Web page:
Edward Udel: To Trump backers, it is about Donald, not the details


DALTON >> Donald Trump predicts a riot in Cleveland if he is denied the Republican nomination. As with grenades and horseshoes, he contends that getting close to the required 1,237 delegates on the first ballot should be good enough.

Responding to Trump's assertion and prediction, speaker of the House of Representatives, Paul Ryan, characterized Trump's words as "unacceptable." "Unacceptable" may sound a bit tepid, but keep in mind that Ryan will chair the Republican convention this summer and he will be expected to maintain the appearance of neutrality.

It is difficult to gauge the intent of Trump's prediction. Is it one of his typical forays into forbidden territory where he suggests to an audience that he would like to punch a protester in the face and then denies that he has any culpability when one of his supporters acts on his suggestion? If Trump actually fears the possibility of a riot in Cleveland, then why does he plant the seed?

Covers all bases

His stump speech is laced with purposeful ambivalence, allowing him to hammer away at his selected targets while providing ample wiggle room for his claims of innocence. This patterned ambivalence may also reveal some troubling habits of mind.

His speeches have an off-the-cuff feel, but his words are very carefully chosen and structured to provide multiple connecting points for audiences with a wide range of attitudes and backgrounds. It would be a monumental blunder to define his base as a narrow band of the voting public.

Each of his bread and butter issues begins with condemnation/accusation and ends with love. He warns his audience of dangerous illegal immigrants who rape and kill Americans. They must be sent away and walled out, but he loves the Mexican people. He accuses the Chinese of cheating us on trade with the help of our "stupid" leaders but he has many business connections with the Chinese and he loves them. He rails against Muslims and then concludes that he has many Muslim friends and he loves them too.

While two extreme positions are directed at each target in linear progression, the hate/fear-love combinations actually function as horizontal continuums. Each audience member listens to both extremes, and in effect, chooses a comfortable connecting point on each continuum.

If you fear Mexican immigrants, you hear only the words about the danger they represent. If you are motivated in a different direction, Trump's stated "love" for the Mexican people is what you take away.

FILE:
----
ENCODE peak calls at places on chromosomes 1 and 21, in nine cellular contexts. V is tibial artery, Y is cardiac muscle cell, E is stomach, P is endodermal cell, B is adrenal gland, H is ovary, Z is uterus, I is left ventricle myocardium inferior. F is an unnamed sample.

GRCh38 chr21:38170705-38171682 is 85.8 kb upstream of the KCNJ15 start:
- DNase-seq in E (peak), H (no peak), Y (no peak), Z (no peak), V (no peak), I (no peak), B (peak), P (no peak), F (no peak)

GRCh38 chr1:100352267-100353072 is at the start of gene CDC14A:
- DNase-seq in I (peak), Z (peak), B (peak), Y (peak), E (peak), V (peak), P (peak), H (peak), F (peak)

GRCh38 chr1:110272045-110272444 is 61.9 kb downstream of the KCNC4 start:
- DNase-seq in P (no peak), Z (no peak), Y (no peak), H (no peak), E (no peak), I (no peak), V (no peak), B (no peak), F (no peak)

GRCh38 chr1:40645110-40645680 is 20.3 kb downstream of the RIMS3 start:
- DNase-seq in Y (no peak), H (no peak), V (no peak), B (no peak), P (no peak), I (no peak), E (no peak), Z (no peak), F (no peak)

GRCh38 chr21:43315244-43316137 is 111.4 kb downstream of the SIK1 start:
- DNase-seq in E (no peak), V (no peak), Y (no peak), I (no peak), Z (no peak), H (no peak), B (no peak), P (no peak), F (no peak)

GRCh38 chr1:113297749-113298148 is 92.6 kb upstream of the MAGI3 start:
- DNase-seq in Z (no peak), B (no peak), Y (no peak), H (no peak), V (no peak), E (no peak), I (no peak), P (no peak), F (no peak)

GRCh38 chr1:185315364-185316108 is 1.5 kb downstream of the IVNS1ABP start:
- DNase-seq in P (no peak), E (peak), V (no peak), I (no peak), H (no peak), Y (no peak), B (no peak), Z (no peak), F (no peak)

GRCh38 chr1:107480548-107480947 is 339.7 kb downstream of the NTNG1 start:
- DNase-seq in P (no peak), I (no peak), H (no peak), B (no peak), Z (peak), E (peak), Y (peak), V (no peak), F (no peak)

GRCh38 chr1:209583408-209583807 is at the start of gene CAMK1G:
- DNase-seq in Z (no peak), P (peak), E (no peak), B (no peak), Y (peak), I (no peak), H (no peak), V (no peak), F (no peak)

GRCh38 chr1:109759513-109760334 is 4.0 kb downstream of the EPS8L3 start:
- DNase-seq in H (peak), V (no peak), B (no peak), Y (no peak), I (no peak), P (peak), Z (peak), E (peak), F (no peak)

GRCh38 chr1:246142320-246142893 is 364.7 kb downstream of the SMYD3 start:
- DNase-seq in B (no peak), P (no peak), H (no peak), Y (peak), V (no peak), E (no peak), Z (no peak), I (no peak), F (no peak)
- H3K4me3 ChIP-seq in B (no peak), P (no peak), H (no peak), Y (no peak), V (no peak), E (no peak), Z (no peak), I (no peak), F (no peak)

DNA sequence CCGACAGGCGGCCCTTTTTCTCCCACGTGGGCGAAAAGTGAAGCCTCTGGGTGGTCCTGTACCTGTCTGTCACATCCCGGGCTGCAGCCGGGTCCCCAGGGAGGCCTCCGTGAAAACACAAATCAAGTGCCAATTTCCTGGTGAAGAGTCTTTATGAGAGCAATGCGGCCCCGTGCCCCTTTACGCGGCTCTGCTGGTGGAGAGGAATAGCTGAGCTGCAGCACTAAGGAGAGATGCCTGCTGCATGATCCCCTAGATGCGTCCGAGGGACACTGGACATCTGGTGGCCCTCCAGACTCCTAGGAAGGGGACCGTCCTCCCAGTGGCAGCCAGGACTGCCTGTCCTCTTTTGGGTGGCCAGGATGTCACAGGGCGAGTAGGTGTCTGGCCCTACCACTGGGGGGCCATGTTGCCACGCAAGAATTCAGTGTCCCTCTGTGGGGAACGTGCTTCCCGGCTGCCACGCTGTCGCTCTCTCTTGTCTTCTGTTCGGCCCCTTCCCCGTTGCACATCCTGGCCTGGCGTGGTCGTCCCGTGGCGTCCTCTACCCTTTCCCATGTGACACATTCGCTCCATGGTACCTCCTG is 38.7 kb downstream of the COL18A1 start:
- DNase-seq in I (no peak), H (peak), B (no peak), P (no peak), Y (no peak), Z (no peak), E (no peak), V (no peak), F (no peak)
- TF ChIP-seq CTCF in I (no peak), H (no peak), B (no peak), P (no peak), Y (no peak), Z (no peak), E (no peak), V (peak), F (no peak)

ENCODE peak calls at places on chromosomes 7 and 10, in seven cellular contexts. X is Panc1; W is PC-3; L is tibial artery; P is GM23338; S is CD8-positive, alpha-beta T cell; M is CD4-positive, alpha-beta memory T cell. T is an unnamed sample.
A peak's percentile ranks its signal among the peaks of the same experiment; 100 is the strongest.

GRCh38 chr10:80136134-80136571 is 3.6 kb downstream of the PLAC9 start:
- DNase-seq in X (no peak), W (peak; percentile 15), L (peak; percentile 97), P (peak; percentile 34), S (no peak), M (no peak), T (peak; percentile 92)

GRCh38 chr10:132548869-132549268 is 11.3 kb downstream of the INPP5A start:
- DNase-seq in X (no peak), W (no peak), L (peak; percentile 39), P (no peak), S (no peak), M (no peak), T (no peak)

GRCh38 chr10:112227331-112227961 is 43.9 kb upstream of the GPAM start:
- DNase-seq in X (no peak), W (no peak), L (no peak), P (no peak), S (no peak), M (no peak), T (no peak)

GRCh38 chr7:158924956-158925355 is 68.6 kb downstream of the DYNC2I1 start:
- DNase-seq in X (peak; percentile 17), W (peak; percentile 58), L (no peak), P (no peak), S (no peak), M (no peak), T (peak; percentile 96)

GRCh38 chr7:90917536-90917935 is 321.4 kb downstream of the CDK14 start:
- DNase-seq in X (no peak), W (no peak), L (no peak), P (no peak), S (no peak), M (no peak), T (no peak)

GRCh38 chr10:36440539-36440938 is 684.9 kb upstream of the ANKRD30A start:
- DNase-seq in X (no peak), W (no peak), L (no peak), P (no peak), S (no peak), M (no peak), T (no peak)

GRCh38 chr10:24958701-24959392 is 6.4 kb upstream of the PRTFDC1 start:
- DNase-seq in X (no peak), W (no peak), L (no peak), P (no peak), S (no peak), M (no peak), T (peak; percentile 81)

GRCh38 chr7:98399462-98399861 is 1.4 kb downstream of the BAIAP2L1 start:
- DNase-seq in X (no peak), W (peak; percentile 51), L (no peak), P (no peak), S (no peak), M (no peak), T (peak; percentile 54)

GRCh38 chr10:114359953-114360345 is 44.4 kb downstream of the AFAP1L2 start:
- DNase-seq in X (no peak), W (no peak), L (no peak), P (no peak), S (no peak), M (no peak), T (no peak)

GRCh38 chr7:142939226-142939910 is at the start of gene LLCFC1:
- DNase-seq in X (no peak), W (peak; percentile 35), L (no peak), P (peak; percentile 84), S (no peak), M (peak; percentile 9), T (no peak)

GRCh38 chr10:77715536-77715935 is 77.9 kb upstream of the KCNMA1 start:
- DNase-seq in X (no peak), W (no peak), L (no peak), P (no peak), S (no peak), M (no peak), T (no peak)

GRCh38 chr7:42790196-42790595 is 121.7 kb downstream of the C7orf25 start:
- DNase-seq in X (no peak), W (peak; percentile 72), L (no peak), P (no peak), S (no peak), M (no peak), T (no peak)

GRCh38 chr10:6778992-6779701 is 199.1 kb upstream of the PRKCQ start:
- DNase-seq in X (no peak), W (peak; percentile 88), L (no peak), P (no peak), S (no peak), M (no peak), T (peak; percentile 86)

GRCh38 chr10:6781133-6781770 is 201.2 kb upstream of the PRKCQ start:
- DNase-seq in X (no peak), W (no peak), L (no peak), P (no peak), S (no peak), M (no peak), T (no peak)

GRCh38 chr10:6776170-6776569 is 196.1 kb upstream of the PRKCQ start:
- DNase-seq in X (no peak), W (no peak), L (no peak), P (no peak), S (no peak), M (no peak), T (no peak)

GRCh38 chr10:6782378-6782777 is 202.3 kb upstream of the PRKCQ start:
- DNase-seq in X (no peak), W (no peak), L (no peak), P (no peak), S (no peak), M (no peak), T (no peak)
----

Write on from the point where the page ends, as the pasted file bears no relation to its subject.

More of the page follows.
Trump's magnet is his narcissism. When considering foreign affairs, he consults with himself. He reminds us that his brain is impressive and that politicians are stupid with only one exception. Facing the cold, tense and sometimes frightening uncertainties of complex international relationships and many domestic challenges that seem to defy solution, Trump offers himself, not his policies, as a warm security blanket, a comforting anchor in a roiling sea, an impenetrable wall.

Trump's supporters pay little attention to detail. They crave security and a restored sense of control. The wall Trump speaks of at every rally symbolizes the security and control that only his leadership can provide. His supporters may not always believe what he says, but they unwaveringly believe in him.

He tells them that he will reverse corporate outsourcing and they believe him (plans and details unseen). He claims that we are paying Iran billions of our dollars to slow down their nuclear development but he omits the fact that Iran has simply regained access to its own money, not ours.

Political strategists, both Republicans and Democrats, cannot figure out how to crack Trump's armor. The more reckless and accusatory his rhetoric, the more support he seems to garner. If Reagan was the Teflon president, Trump is the ultimate impervious candidate. No one has found his Achilles heel.

The cable news networks have provided almost non-stop coverage of Trump, their ratings buoyed by his provocative insults, accusations, promises, vitriol and occasional vulgarity. Donald Trump is admired for his "straight-talk" but the opposite is true. Trump reinvented himself specifically for this campaign.

Sheds liberal skin

While Hillary Clinton served as secretary of state, she earned effusive praise from Trump but now that he is a candidate, she has become the incarnation of evil. And this is just one of a plethora of reversals. Trump has shed his liberal skin and replaced it with a coarser exoskeleton.

If Trump wins the nomination, the Republican Party and the nation will never be the same. If he is denied the nomination, the Republican Party will never be the same. Taking the long view, that might be a good thing. New political alignments and fresh perspectives may emerge, enabling us to shed our right-left paralysis.

If we can just get past the "unacceptable" and overcome the ugliness that this campaign has uncovered, we may yet emerge with opportunities to restore the type of representative government that gives people priority over financial influence. Many of us would consider that acceptable.

Edward Udel is a regular Eagle contributor.


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